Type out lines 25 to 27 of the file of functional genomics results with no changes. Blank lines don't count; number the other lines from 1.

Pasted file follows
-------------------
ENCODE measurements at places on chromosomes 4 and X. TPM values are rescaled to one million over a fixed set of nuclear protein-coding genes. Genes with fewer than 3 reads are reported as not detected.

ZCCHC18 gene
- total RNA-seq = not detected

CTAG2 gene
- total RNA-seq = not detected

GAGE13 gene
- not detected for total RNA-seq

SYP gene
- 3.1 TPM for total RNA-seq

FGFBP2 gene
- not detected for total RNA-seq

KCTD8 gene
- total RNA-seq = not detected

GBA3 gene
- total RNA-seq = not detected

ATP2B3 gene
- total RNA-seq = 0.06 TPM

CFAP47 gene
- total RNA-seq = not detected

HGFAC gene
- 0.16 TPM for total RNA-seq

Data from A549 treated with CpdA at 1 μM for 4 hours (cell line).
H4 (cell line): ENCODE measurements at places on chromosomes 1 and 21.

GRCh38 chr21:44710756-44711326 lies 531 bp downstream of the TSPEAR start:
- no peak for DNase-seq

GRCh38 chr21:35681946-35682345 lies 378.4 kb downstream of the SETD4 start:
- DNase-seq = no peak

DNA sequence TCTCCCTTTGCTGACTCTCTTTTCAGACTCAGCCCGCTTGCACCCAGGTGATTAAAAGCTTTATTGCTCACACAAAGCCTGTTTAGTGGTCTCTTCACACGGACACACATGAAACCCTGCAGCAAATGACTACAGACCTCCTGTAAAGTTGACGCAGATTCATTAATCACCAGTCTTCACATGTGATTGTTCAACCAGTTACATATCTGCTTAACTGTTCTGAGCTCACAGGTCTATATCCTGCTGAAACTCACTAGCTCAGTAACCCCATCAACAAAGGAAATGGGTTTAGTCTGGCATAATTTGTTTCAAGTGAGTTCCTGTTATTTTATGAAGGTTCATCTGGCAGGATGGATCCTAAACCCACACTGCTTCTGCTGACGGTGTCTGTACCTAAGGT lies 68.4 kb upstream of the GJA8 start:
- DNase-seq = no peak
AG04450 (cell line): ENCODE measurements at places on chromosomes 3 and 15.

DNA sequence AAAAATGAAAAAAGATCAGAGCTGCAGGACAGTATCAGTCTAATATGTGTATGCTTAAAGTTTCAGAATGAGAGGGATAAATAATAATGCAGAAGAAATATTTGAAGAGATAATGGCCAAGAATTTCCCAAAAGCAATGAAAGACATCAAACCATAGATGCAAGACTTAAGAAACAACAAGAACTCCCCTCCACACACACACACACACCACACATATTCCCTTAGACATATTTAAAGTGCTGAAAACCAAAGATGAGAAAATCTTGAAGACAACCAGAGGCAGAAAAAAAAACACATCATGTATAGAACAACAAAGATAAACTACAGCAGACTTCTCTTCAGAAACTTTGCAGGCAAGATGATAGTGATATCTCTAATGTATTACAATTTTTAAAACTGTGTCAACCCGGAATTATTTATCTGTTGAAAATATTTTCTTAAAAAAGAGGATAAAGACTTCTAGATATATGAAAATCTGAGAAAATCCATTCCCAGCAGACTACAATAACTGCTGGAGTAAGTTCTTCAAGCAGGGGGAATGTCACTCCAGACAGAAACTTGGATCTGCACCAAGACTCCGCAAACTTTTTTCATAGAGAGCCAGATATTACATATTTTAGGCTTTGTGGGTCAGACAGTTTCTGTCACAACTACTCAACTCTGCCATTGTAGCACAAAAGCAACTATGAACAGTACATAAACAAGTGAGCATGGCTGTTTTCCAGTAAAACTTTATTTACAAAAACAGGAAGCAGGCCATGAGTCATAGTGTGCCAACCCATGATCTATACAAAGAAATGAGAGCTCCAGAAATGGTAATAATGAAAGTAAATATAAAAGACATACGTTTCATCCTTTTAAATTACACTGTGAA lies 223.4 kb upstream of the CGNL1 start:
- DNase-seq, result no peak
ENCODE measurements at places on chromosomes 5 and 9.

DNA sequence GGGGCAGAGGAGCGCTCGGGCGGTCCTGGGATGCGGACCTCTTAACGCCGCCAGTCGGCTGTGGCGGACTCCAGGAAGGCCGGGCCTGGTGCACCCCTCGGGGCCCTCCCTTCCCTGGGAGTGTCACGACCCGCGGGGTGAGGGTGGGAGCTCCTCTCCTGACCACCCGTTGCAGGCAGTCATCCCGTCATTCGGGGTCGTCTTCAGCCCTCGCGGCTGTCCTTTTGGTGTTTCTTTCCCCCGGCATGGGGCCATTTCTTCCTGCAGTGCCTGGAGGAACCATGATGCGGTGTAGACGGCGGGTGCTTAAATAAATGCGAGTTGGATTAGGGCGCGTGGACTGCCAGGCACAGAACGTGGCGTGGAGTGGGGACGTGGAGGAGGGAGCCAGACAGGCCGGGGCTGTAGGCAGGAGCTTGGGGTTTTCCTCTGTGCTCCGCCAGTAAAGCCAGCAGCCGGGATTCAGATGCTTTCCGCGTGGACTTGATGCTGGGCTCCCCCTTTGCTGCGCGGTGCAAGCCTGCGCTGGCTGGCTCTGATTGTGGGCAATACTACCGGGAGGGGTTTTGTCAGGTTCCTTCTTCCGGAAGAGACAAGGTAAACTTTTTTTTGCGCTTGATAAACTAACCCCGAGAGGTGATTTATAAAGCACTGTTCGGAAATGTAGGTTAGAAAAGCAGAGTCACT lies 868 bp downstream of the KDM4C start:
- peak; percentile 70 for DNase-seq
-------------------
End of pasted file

- no peak for DNase-seq

GRCh38 chr21:35681946-35682345 lies 378.4 kb downstream of the SETD4 start:
- DNase-seq = no peak